There are a variety of animals that live inside of shells. Many of the animals that reside in shells also reside in or near the water. Some animals continually upgrade their shells to larger accommodations while others remain in the same shell their entire life. Shells offer warmth and protection for the animals that use them as their home.
Turtle or tortoise shell consists of two parts. The upper half is called the carapace and the bottom half is called the plastron. The two halves are joined along the middle of the shell by a bony bridge. The turtle's shell has blood and nerve supply and they can feel pain if it is injured. There is a layer of keratin coating the shell in patches called scutes. Different species of turtles have different patterns of scutes. This is what gives a turtle shell its distinguishing features. If scutes are not properly shed or maintained they can cause a variety of shell diseases.
Crabs continually shed and regrow their shells. A crab's shell is specifically called a carapace, similar to the top half of a turtle shell. When a crab sheds its shell, it splits along the back of the shell which allows the crab to crawl out. A crab's growth cycle is different than most species with an internal skeleton. They only grow when they moult their shell. During this moulting period the crab can grow anywhere between 15 and 25 per cent. A crab is able to grow a new shell by absorbing water into its body tissue once it moults. This expands its new soft shell and in approximately three months this new shell will be completely hardened.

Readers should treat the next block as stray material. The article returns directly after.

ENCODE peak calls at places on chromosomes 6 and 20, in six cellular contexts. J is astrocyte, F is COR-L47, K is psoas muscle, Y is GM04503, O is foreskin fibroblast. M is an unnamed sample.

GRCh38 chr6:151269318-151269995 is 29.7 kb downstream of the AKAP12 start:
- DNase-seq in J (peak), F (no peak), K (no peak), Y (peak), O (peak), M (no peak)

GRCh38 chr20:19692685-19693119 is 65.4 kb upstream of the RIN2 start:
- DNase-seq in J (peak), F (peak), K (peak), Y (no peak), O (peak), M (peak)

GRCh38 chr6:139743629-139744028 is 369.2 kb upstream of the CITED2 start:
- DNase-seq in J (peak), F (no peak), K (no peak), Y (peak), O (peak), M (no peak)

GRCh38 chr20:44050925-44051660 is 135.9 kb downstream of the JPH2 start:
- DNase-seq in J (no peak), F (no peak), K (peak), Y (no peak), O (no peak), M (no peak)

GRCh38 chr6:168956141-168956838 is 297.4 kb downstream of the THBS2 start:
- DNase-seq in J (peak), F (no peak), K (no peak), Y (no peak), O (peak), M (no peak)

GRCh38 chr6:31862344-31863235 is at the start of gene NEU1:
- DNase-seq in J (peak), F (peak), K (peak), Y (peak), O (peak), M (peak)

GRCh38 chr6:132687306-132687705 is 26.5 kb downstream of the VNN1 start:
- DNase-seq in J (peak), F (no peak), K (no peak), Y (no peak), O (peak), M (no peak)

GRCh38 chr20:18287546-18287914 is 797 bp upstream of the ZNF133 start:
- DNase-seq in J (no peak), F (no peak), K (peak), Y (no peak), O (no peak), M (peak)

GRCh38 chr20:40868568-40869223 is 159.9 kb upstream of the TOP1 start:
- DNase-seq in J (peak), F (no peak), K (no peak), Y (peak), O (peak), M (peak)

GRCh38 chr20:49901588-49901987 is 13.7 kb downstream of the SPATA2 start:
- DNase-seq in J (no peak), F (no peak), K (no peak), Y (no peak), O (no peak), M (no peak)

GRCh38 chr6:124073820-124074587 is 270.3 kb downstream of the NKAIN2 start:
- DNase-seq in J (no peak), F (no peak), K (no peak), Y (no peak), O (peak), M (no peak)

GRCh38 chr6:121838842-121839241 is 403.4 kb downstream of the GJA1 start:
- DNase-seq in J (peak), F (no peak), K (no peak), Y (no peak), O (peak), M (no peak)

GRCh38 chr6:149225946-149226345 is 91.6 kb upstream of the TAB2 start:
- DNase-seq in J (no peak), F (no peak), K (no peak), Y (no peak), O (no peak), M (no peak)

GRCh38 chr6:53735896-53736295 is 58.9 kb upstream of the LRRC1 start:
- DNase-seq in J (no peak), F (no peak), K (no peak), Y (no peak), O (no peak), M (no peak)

A snail shell is continually growing along with the snail. However, unlike a crab a snail does not shed its shell but the growth happens on the outermost part of the coil of the shell. Their shell is one solid piece in a single coil, unlike the turtle shell which is two distinct parts. A snail is different than a slug; although often confused for being similar, the distinct difference is that a slug does not have a shell.